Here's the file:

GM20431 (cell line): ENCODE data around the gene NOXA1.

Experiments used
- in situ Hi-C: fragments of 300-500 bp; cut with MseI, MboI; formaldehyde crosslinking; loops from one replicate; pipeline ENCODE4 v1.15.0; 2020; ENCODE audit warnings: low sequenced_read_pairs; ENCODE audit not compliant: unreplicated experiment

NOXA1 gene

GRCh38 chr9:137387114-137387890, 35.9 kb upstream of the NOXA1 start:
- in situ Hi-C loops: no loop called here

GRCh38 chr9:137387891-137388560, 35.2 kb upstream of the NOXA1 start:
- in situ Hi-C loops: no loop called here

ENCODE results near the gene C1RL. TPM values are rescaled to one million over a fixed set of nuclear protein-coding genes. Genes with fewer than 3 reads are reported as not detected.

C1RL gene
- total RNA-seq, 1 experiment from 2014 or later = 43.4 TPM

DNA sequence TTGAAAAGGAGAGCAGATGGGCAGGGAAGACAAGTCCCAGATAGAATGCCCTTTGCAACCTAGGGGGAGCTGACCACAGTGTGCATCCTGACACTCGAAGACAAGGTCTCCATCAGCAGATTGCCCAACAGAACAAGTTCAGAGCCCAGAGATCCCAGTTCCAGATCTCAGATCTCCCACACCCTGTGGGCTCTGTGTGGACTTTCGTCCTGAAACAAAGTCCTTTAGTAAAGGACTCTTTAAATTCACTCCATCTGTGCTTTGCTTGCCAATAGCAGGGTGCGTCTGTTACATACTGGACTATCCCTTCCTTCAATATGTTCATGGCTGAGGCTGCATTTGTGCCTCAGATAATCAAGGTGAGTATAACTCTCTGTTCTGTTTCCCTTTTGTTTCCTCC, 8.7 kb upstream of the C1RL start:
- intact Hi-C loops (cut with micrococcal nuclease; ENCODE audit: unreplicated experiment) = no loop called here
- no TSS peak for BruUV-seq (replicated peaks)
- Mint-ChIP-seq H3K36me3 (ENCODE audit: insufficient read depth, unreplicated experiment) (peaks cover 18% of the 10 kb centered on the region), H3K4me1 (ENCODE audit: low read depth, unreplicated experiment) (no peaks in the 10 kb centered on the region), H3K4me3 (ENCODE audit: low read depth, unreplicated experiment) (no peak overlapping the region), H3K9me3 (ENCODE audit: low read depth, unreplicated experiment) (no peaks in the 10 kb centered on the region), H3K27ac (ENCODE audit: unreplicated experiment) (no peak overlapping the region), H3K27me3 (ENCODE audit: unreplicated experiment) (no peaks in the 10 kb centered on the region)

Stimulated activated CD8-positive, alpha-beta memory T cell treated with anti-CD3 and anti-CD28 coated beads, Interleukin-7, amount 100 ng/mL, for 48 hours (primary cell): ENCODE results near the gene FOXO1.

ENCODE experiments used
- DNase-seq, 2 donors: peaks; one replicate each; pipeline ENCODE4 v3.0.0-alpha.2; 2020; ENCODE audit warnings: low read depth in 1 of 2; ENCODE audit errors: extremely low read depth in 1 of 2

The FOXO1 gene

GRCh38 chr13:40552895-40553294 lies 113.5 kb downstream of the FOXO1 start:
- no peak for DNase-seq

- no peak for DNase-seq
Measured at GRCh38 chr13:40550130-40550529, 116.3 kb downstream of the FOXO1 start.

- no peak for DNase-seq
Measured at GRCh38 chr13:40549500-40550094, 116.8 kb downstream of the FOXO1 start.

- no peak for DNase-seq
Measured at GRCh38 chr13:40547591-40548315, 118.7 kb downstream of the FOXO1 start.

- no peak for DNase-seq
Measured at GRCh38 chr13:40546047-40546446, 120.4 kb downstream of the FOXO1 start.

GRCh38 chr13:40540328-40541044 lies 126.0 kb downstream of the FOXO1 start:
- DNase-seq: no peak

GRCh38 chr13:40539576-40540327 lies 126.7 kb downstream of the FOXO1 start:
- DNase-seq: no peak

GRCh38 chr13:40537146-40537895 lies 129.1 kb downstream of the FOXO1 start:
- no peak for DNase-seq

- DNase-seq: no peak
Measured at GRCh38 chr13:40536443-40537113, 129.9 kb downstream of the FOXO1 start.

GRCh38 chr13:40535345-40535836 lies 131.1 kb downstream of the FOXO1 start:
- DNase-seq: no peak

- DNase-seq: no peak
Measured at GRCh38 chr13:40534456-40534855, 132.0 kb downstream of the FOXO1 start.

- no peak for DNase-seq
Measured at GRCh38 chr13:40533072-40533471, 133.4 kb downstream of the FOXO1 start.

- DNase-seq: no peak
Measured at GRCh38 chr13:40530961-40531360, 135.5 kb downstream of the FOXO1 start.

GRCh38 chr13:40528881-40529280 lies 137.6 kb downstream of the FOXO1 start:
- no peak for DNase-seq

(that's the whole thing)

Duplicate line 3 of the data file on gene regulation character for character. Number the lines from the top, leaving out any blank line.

- in situ Hi-C: fragments of 300-500 bp; cut with MseI, MboI; formaldehyde crosslinking; loops from one replicate; pipeline ENCODE4 v1.15.0; 2020; ENCODE audit warnings: low sequenced_read_pairs; ENCODE audit not compliant: unreplicated experiment